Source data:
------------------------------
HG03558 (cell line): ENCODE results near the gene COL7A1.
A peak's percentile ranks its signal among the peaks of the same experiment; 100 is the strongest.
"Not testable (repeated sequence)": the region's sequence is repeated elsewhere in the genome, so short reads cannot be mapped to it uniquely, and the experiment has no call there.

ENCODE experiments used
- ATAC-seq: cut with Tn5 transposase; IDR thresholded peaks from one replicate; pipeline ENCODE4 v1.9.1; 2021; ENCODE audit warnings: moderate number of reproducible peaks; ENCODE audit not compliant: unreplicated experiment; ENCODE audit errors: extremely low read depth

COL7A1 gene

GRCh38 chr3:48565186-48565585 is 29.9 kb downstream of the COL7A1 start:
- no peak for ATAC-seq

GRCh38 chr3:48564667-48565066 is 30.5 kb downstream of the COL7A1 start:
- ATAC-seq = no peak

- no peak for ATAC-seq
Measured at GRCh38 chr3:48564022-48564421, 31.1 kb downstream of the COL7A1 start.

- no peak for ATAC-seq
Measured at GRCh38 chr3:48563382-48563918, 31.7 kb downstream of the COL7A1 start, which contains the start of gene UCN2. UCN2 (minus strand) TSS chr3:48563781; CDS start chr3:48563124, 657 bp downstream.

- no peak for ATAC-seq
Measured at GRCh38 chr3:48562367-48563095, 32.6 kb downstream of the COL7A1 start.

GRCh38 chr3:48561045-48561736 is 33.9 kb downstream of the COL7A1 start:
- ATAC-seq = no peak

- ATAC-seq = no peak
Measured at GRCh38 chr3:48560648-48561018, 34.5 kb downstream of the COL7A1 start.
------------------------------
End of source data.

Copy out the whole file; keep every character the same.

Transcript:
HG03558 (cell line): ENCODE results near the gene COL7A1.
A peak's percentile ranks its signal among the peaks of the same experiment; 100 is the strongest.
"Not testable (repeated sequence)": the region's sequence is repeated elsewhere in the genome, so short reads cannot be mapped to it uniquely, and the experiment has no call there.

ENCODE experiments used
- ATAC-seq: cut with Tn5 transposase; IDR thresholded peaks from one replicate; pipeline ENCODE4 v1.9.1; 2021; ENCODE audit warnings: moderate number of reproducible peaks; ENCODE audit not compliant: unreplicated experiment; ENCODE audit errors: extremely low read depth

COL7A1 gene

GRCh38 chr3:48565186-48565585 is 29.9 kb downstream of the COL7A1 start:
- no peak for ATAC-seq

GRCh38 chr3:48564667-48565066 is 30.5 kb downstream of the COL7A1 start:
- ATAC-seq = no peak

- no peak for ATAC-seq
Measured at GRCh38 chr3:48564022-48564421, 31.1 kb downstream of the COL7A1 start.

- no peak for ATAC-seq
Measured at GRCh38 chr3:48563382-48563918, 31.7 kb downstream of the COL7A1 start, which contains the start of gene UCN2. UCN2 (minus strand) TSS chr3:48563781; CDS start chr3:48563124, 657 bp downstream.

- no peak for ATAC-seq
Measured at GRCh38 chr3:48562367-48563095, 32.6 kb downstream of the COL7A1 start.

GRCh38 chr3:48561045-48561736 is 33.9 kb downstream of the COL7A1 start:
- ATAC-seq = no peak

- ATAC-seq = no peak
Measured at GRCh38 chr3:48560648-48561018, 34.5 kb downstream of the COL7A1 start.